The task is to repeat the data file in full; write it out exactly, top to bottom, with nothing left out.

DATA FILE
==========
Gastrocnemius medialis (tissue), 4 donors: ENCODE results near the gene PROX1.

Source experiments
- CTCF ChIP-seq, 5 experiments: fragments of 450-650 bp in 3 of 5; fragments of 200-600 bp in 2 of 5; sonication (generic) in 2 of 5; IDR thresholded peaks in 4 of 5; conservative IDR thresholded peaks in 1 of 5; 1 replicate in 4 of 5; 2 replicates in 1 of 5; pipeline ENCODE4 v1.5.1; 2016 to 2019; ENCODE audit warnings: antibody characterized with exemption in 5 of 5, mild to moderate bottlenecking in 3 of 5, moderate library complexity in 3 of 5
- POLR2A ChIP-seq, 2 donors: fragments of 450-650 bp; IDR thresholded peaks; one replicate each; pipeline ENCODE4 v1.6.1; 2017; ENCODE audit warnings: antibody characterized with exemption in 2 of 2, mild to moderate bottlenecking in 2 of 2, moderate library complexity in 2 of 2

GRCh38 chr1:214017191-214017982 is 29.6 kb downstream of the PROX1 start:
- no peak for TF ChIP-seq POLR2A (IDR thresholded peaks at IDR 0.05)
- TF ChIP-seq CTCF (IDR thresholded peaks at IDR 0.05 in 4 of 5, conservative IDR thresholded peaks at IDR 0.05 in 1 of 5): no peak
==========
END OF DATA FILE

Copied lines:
Gastrocnemius medialis (tissue), 4 donors: ENCODE results near the gene PROX1.

Source experiments
- CTCF ChIP-seq, 5 experiments: fragments of 450-650 bp in 3 of 5; fragments of 200-600 bp in 2 of 5; sonication (generic) in 2 of 5; IDR thresholded peaks in 4 of 5; conservative IDR thresholded peaks in 1 of 5; 1 replicate in 4 of 5; 2 replicates in 1 of 5; pipeline ENCODE4 v1.5.1; 2016 to 2019; ENCODE audit warnings: antibody characterized with exemption in 5 of 5, mild to moderate bottlenecking in 3 of 5, moderate library complexity in 3 of 5
- POLR2A ChIP-seq, 2 donors: fragments of 450-650 bp; IDR thresholded peaks; one replicate each; pipeline ENCODE4 v1.6.1; 2017; ENCODE audit warnings: antibody characterized with exemption in 2 of 2, mild to moderate bottlenecking in 2 of 2, moderate library complexity in 2 of 2

GRCh38 chr1:214017191-214017982 is 29.6 kb downstream of the PROX1 start:
- no peak for TF ChIP-seq POLR2A (IDR thresholded peaks at IDR 0.05)
- TF ChIP-seq CTCF (IDR thresholded peaks at IDR 0.05 in 4 of 5, conservative IDR thresholded peaks at IDR 0.05 in 1 of 5): no peak